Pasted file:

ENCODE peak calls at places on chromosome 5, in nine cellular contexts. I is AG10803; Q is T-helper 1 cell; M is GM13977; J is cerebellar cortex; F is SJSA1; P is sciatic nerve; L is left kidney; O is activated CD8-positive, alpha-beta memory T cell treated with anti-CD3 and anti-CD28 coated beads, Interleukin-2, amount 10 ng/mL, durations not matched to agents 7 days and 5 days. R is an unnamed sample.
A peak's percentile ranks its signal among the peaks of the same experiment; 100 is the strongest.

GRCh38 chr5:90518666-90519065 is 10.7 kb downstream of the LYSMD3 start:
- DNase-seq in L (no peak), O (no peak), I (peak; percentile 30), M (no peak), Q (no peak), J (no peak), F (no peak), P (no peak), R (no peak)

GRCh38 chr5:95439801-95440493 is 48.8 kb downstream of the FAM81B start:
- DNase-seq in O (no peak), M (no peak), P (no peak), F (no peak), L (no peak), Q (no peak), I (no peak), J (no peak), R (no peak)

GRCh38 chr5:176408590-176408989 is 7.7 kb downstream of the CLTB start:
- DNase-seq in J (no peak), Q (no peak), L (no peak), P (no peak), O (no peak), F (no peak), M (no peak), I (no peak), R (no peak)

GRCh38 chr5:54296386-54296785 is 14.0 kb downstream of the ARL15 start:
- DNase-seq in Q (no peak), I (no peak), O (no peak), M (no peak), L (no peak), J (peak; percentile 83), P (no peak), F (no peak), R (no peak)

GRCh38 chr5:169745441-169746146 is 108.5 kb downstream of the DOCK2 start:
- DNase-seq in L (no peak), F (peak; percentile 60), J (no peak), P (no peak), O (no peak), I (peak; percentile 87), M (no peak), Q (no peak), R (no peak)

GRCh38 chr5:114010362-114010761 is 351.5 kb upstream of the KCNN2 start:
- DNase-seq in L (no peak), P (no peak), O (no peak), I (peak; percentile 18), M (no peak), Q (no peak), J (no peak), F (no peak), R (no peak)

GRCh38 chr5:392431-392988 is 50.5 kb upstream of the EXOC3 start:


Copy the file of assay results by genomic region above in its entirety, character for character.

ENCODE peak calls at places on chromosome 5, in nine cellular contexts. I is AG10803; Q is T-helper 1 cell; M is GM13977; J is cerebellar cortex; F is SJSA1; P is sciatic nerve; L is left kidney; O is activated CD8-positive, alpha-beta memory T cell treated with anti-CD3 and anti-CD28 coated beads, Interleukin-2, amount 10 ng/mL, durations not matched to agents 7 days and 5 days. R is an unnamed sample.
A peak's percentile ranks its signal among the peaks of the same experiment; 100 is the strongest.

GRCh38 chr5:90518666-90519065 is 10.7 kb downstream of the LYSMD3 start:
- DNase-seq in L (no peak), O (no peak), I (peak; percentile 30), M (no peak), Q (no peak), J (no peak), F (no peak), P (no peak), R (no peak)

GRCh38 chr5:95439801-95440493 is 48.8 kb downstream of the FAM81B start:
- DNase-seq in O (no peak), M (no peak), P (no peak), F (no peak), L (no peak), Q (no peak), I (no peak), J (no peak), R (no peak)

GRCh38 chr5:176408590-176408989 is 7.7 kb downstream of the CLTB start:
- DNase-seq in J (no peak), Q (no peak), L (no peak), P (no peak), O (no peak), F (no peak), M (no peak), I (no peak), R (no peak)

GRCh38 chr5:54296386-54296785 is 14.0 kb downstream of the ARL15 start:
- DNase-seq in Q (no peak), I (no peak), O (no peak), M (no peak), L (no peak), J (peak; percentile 83), P (no peak), F (no peak), R (no peak)

GRCh38 chr5:169745441-169746146 is 108.5 kb downstream of the DOCK2 start:
- DNase-seq in L (no peak), F (peak; percentile 60), J (no peak), P (no peak), O (no peak), I (peak; percentile 87), M (no peak), Q (no peak), R (no peak)

GRCh38 chr5:114010362-114010761 is 351.5 kb upstream of the KCNN2 start:
- DNase-seq in L (no peak), P (no peak), O (no peak), I (peak; percentile 18), M (no peak), Q (no peak), J (no peak), F (no peak), R (no peak)

GRCh38 chr5:392431-392988 is 50.5 kb upstream of the EXOC3 start: